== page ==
Cheat Sheet for Egg Carton Claims

Here is a look at 13 often confusing terms on egg cartons and what they mean:

  • Grade: The USDA seal signifies eggs that have been voluntarily inspected and graded for how the yolk and white will stand up to cooking; it’s not related to safety. Nearly all eggs sold are grade.
  • Size: The weight of an egg determines its stated size. Note: Large eggs are the standard for cake mixes and in other recipes. If you use another size, results may differ.
  • Color: White, brown or any color shell is entirely dependent upon the breed of hen. It is no indication of nutritional value.
  • Fertile: Eggs from hens that have been around a rooster, so there’s a possibility the eggs are fertile. A fertile label is no guarantee that they are, and there is no nutritional advantage to such eggs.
  • Vegetarian: Eggs from hens fed a plant-based diet, with no animal by-products in the feed, as is typical with regular eggs.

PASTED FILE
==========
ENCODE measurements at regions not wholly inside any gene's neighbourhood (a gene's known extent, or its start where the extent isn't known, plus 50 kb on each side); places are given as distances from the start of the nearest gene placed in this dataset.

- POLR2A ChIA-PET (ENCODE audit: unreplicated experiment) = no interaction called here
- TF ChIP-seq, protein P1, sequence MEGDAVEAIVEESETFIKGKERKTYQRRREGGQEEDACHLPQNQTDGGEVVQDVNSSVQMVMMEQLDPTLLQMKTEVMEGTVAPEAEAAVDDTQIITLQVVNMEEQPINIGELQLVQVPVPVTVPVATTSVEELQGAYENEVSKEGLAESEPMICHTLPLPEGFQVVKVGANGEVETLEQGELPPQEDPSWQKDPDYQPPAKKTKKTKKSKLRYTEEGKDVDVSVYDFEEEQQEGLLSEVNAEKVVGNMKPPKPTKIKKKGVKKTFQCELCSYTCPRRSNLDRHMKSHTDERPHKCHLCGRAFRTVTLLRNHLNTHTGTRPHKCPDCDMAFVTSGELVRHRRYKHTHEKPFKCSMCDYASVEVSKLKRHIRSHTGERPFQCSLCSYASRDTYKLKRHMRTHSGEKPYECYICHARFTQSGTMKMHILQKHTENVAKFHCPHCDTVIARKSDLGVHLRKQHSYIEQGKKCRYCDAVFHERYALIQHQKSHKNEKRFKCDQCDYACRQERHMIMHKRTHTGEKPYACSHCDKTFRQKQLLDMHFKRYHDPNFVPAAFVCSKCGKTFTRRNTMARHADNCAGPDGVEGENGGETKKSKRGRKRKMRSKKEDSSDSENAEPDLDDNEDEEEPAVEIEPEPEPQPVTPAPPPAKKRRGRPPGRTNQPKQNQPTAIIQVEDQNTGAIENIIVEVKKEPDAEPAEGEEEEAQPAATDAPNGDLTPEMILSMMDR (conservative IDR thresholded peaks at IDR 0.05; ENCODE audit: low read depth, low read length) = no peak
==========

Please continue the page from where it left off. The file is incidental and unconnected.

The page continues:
• Organic: By virtue of USDA’s organic standards, no pesticides, hormones or low dose antibiotics can be fed to the hens.
  • Antibiotic-free: Antibiotics are not administered to hens unless they are ill, because it would interfere with egg laying.
  • Hormone-free: All egg production is hormone-free, whether the carton states it or not. Now growth hormones are given to egg-laying chickens, because hormones would affect a hen’s laying cycle.
  • Cage-free: Eggs from hens raised in open barns. The hens roam around the floor instead of being confined in stacks of cages. Nutritionally, cage-free eggs do not differ from caged hen’s eggs, assuming they get the same feed.
  • Free range: Eggs from hens allowed access to the outdoors, theoretically with room to walk and flap their wings. The definition of “outdoors” varies, however, and can be a porch, a fenced-in yard or truly roaming around outside.
  • Certified humane: Eggs from hens in he Humane Farm Animal Care certification program, whose mission is to improve the lives of farm animals. Hens must be cage-free; strict housing and nesting guidelines allow for natural behaviors.